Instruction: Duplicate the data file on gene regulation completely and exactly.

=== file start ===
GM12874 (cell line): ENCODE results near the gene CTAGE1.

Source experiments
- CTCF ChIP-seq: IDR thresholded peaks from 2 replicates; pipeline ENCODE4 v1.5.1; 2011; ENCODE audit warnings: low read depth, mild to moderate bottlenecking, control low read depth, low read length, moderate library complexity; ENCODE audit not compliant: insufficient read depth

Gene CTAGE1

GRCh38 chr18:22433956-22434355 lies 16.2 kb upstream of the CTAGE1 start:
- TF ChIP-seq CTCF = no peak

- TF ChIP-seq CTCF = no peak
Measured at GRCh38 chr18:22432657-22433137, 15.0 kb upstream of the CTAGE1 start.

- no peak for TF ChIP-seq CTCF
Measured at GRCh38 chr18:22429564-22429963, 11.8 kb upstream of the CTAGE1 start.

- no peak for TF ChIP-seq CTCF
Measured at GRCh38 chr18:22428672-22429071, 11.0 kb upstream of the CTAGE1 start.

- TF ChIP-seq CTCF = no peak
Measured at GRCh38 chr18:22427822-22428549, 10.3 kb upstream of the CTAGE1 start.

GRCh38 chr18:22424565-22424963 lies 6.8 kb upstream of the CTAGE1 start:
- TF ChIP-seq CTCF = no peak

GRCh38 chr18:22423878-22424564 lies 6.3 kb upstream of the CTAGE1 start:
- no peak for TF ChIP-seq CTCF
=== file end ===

GM12874 (cell line): ENCODE results near the gene CTAGE1.

Source experiments
- CTCF ChIP-seq: IDR thresholded peaks from 2 replicates; pipeline ENCODE4 v1.5.1; 2011; ENCODE audit warnings: low read depth, mild to moderate bottlenecking, control low read depth, low read length, moderate library complexity; ENCODE audit not compliant: insufficient read depth

Gene CTAGE1

GRCh38 chr18:22433956-22434355 lies 16.2 kb upstream of the CTAGE1 start:
- TF ChIP-seq CTCF = no peak

- TF ChIP-seq CTCF = no peak
Measured at GRCh38 chr18:22432657-22433137, 15.0 kb upstream of the CTAGE1 start.

- no peak for TF ChIP-seq CTCF
Measured at GRCh38 chr18:22429564-22429963, 11.8 kb upstream of the CTAGE1 start.

- no peak for TF ChIP-seq CTCF
Measured at GRCh38 chr18:22428672-22429071, 11.0 kb upstream of the CTAGE1 start.

- TF ChIP-seq CTCF = no peak
Measured at GRCh38 chr18:22427822-22428549, 10.3 kb upstream of the CTAGE1 start.

GRCh38 chr18:22424565-22424963 lies 6.8 kb upstream of the CTAGE1 start:
- TF ChIP-seq CTCF = no peak

GRCh38 chr18:22423878-22424564 lies 6.3 kb upstream of the CTAGE1 start:
- no peak for TF ChIP-seq CTCF